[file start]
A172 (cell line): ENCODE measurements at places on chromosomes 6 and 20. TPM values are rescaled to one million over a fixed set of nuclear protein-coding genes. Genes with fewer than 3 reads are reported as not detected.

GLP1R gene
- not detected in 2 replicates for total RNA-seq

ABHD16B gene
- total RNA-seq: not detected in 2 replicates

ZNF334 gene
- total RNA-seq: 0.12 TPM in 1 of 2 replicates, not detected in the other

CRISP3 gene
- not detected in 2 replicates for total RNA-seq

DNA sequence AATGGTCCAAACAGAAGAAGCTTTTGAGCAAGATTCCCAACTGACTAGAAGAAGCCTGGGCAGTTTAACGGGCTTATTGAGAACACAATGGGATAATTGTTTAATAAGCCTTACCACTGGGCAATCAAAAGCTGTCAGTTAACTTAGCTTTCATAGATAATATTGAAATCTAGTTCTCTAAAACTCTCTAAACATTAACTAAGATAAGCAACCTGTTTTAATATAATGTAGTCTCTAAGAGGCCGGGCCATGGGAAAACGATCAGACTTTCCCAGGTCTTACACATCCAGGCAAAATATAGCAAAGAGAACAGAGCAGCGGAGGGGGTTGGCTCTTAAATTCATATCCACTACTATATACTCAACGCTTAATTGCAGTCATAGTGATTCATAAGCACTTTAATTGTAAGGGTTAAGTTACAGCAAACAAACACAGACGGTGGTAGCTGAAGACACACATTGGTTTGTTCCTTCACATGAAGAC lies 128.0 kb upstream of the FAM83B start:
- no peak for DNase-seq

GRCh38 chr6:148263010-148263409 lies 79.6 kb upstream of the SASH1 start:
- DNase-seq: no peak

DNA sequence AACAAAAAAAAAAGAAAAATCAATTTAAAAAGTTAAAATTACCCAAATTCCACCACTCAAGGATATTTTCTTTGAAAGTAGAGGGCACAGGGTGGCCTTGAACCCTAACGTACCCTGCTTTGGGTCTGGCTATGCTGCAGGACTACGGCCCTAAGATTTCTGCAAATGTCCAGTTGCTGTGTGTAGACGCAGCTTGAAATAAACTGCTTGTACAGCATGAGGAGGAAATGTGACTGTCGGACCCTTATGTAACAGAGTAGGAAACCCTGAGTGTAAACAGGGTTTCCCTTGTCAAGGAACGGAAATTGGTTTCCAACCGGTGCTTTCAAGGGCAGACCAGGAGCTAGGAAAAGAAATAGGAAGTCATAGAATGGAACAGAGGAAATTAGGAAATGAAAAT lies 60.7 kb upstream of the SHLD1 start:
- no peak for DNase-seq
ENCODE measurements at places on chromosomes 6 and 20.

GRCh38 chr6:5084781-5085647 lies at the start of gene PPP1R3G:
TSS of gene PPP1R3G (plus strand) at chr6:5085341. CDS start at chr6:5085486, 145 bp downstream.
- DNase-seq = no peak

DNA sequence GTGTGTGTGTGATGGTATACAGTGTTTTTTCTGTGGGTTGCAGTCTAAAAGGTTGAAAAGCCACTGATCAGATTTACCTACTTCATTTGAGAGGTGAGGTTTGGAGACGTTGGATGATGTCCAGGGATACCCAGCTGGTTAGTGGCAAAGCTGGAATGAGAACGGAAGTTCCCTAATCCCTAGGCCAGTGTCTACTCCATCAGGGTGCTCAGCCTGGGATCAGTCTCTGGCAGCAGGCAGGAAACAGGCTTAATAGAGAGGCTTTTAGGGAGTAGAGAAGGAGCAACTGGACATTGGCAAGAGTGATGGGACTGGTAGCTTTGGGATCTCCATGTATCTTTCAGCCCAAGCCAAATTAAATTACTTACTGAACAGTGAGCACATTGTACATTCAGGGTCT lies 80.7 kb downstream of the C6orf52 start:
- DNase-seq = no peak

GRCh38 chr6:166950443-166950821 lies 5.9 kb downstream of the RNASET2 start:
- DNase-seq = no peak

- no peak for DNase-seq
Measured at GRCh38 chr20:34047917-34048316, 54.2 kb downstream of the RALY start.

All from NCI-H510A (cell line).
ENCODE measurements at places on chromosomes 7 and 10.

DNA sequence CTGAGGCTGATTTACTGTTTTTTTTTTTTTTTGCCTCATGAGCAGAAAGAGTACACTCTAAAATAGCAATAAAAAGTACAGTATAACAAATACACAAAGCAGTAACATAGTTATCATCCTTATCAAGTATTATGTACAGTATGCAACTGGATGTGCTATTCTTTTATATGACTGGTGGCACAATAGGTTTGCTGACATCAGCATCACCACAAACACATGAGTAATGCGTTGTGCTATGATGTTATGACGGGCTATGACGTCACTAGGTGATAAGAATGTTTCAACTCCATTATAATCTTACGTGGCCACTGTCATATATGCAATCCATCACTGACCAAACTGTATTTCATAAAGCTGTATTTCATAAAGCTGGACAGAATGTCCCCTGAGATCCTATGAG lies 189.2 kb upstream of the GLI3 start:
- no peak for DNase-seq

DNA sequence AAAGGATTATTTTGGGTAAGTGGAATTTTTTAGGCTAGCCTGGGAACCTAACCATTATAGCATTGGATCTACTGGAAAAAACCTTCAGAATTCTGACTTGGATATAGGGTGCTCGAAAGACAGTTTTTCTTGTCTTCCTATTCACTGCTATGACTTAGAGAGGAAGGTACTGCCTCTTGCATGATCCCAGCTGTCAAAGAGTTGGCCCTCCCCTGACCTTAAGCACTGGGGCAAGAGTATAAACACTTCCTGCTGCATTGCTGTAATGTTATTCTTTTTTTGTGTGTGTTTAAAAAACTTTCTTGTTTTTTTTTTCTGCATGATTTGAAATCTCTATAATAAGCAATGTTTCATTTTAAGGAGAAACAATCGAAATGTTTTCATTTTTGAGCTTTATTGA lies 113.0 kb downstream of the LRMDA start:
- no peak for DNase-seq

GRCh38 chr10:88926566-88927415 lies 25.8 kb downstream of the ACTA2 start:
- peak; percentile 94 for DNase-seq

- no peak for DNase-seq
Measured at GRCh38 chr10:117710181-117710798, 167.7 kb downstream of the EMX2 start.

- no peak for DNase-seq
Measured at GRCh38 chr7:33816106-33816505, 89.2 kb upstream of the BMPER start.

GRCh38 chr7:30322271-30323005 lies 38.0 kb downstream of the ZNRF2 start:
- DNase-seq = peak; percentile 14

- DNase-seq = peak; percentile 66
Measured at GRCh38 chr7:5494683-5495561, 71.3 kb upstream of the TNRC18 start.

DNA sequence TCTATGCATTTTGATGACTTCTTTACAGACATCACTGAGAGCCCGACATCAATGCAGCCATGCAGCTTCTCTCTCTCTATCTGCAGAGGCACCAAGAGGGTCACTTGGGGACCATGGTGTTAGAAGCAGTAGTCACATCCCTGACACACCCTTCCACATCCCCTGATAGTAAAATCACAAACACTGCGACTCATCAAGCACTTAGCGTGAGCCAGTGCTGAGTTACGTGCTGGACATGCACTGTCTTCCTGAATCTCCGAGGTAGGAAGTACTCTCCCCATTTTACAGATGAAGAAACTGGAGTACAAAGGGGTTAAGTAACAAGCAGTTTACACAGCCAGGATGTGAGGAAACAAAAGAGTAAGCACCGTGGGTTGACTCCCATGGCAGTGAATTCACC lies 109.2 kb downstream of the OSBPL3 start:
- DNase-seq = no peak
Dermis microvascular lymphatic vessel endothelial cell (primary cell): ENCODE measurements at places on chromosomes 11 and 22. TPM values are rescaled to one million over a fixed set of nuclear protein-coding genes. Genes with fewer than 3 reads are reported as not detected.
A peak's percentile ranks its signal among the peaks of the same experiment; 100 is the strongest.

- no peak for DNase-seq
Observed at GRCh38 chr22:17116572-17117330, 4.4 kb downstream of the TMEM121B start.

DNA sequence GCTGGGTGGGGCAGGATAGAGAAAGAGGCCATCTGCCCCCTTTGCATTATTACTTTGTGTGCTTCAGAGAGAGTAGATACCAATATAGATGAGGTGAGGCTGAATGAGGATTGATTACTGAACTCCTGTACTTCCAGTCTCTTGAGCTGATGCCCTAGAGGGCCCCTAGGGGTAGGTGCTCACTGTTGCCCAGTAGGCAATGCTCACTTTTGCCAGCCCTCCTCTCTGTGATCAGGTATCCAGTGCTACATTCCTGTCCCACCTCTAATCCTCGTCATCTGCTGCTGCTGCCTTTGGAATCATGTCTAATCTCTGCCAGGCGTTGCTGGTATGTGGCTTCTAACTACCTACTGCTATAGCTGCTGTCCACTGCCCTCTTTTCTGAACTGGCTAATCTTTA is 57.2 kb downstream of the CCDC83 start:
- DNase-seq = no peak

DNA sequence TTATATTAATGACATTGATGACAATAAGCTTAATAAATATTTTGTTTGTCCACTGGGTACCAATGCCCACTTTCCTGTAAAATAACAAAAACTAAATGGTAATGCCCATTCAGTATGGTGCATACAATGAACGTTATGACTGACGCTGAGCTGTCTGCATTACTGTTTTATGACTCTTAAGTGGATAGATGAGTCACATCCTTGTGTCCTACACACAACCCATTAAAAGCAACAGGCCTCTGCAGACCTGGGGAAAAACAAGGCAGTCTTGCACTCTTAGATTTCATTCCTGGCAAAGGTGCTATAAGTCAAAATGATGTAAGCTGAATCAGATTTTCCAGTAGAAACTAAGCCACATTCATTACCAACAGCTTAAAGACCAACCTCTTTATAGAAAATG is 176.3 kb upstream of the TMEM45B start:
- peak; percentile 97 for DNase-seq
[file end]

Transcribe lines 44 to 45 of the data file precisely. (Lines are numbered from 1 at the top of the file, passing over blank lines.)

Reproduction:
Dermis microvascular lymphatic vessel endothelial cell (primary cell): ENCODE measurements at places on chromosomes 11 and 22. TPM values are rescaled to one million over a fixed set of nuclear protein-coding genes. Genes with fewer than 3 reads are reported as not detected.
A peak's percentile ranks its signal among the peaks of the same experiment; 100 is the strongest.